IT'S not every day an act like Russell Watson appears on your doorstep.

So it was a privilege to attend his concert at The Coronation Hall, in Ulverston, on Friday night.

The word on the street was this was the quickest ever show to sell out at the celebrated old venue. Quite an achievement for the Manchester tenor to have on his CV along with performing for the Queen, the Pope and a couple of United States Presidents.

In musical terms Watson is world famous and world class, so it is great credit that The Coro managed to secure his services for South Cumbria. The musical director and pianist Richard John accompanied Watson and the 20-strong Musical Village Choir acted as his support.

Watson has sold out much larger venues but there was an intimacy about this show that you just can’t replicate at an arena. Having said that, it was almost too intimate as The Coro, perhaps understandably but also uncomfortably, squeezed in as many seats as they dare to enjoy the performance.

There were classical moments, traditionally sung, and some with a personal twist. Either way, the strength and tone of his delivery was a joy to hear. He even sang a couple of songs without the help of the microphone. That’s confidence!

The rapturous applause received for each song told it’s own story and the audience particularly enjoyed his rendition of Empty Chairs At Empty Tables.

His beautiful delivery of Bring Him Home to close the first-half even reduced some to tears, although the limited space between the seats was the probable cause of mine!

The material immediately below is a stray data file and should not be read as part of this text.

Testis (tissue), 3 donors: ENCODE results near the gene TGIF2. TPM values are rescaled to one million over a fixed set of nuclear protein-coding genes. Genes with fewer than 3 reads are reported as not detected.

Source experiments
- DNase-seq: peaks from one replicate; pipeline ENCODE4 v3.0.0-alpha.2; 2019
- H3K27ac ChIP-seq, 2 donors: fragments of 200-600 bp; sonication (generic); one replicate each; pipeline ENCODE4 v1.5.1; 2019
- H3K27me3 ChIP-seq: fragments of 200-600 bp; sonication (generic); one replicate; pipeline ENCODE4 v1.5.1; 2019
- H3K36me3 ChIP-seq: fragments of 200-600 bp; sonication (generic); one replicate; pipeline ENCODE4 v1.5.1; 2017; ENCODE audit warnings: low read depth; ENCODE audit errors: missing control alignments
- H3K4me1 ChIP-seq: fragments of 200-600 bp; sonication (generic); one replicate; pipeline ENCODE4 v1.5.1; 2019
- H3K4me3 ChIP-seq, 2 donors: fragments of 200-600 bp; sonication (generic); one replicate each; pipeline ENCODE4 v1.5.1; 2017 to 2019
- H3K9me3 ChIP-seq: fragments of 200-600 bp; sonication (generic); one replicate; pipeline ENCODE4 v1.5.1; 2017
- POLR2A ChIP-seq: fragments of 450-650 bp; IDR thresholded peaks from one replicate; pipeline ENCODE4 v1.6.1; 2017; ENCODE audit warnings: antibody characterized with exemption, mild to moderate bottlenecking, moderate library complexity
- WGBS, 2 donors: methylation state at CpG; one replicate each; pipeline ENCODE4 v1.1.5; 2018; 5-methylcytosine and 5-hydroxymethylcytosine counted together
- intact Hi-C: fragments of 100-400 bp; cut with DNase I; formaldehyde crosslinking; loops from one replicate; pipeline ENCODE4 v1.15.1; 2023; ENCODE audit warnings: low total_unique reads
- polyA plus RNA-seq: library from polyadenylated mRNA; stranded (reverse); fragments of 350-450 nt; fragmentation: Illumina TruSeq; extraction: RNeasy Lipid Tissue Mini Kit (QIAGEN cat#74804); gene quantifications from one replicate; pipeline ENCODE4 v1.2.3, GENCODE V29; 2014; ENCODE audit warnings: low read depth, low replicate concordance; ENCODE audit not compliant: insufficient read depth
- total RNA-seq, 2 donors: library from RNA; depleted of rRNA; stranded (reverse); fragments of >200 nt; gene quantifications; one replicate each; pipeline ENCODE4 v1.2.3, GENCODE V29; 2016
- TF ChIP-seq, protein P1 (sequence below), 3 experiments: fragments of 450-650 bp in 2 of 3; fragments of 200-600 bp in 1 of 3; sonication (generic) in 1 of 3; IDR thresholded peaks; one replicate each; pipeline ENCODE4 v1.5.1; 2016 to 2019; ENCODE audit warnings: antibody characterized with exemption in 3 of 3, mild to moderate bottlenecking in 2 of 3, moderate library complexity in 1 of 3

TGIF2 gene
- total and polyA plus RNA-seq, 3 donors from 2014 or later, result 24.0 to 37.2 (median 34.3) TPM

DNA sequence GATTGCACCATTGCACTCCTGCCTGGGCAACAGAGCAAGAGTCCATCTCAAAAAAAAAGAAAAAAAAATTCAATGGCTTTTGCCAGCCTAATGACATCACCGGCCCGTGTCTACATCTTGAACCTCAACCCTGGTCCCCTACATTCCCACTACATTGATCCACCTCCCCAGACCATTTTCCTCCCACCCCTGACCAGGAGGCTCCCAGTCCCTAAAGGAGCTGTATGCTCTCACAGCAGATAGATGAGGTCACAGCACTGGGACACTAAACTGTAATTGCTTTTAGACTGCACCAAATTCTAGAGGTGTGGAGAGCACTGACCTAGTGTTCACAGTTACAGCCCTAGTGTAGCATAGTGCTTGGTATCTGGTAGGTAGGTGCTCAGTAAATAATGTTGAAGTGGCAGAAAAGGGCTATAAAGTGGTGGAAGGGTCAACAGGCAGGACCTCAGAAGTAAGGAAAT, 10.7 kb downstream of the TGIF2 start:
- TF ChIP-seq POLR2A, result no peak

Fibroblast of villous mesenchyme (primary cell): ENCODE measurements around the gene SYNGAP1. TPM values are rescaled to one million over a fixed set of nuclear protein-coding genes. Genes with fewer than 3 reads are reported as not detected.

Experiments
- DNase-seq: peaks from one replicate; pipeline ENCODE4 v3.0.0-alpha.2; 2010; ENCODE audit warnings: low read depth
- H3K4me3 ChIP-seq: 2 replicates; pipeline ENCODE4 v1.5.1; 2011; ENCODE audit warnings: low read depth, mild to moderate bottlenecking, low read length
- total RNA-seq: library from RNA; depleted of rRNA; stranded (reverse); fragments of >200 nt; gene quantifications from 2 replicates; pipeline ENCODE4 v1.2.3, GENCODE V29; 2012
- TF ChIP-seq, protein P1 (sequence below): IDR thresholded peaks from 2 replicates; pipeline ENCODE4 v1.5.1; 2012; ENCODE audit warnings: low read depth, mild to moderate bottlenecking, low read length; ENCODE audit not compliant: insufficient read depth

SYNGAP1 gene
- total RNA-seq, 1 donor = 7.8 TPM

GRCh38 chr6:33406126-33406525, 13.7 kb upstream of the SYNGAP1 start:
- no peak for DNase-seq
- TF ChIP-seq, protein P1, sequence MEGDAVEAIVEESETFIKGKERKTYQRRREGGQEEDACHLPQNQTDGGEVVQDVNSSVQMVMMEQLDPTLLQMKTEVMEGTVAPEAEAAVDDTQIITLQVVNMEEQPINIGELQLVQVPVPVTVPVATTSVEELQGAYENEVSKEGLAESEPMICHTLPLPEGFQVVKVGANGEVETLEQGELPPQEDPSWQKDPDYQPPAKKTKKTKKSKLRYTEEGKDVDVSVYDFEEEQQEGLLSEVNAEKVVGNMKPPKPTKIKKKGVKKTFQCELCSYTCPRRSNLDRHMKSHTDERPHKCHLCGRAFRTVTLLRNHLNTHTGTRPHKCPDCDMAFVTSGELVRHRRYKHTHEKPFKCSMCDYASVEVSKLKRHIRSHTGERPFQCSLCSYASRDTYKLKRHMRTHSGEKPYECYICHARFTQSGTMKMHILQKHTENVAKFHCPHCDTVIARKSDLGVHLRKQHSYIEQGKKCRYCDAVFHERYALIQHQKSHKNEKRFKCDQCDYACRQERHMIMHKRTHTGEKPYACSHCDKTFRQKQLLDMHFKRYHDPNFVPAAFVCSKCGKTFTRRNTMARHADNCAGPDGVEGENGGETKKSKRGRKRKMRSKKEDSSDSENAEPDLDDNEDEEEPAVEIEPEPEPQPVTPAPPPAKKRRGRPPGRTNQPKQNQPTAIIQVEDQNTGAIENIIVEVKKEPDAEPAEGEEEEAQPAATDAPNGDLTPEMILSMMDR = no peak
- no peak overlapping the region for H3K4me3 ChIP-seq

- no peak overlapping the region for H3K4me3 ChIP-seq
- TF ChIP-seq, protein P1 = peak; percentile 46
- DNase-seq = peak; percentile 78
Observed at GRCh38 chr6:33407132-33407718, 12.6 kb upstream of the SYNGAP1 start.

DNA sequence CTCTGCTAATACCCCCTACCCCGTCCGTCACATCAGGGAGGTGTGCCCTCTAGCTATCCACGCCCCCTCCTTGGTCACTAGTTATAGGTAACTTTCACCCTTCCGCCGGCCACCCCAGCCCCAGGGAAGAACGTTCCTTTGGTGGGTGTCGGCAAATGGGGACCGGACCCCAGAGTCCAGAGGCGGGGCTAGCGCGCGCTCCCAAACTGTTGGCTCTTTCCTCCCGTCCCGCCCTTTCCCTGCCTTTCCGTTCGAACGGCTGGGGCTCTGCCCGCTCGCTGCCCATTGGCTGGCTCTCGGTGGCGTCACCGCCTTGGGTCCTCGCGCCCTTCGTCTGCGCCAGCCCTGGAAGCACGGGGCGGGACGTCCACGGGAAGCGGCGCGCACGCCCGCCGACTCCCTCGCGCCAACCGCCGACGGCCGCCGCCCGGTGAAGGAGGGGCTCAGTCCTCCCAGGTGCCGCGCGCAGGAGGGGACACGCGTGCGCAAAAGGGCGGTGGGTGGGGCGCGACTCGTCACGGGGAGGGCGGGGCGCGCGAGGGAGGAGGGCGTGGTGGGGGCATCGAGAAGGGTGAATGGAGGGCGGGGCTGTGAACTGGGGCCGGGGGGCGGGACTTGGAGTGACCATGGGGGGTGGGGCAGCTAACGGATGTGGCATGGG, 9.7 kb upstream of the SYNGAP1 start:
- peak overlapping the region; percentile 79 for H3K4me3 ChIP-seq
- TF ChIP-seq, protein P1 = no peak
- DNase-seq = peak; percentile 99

Although good, I wasn’t convinced by the choir and felt they didn’t particularly add a great deal to this splendid occasion, although the same cannot be said of Richard John, who was a great foil for Watson and a wonderful master of his grand piano.

The usual bit of lively audience participation occurred during Volare, and it was enjoyed by all.

Mancunian Watson referred to the recent Manchester terror attack and dedicated a song to the victims and their families. Russell delivered an amazing version of Coldplay’s Fix You to re-focus the minds.

The majority of the audience were over 60 so I was a little surprised that his big finale was a version of the brilliant but depressing Adele’s When We Were Young.

I felt the show deserved a more up-lifting ending.

No matter, Watson was brilliant, he deserves his worldwide accolades and he didn’t short change South Cumbria.

Big Applauso Russell and come back soon!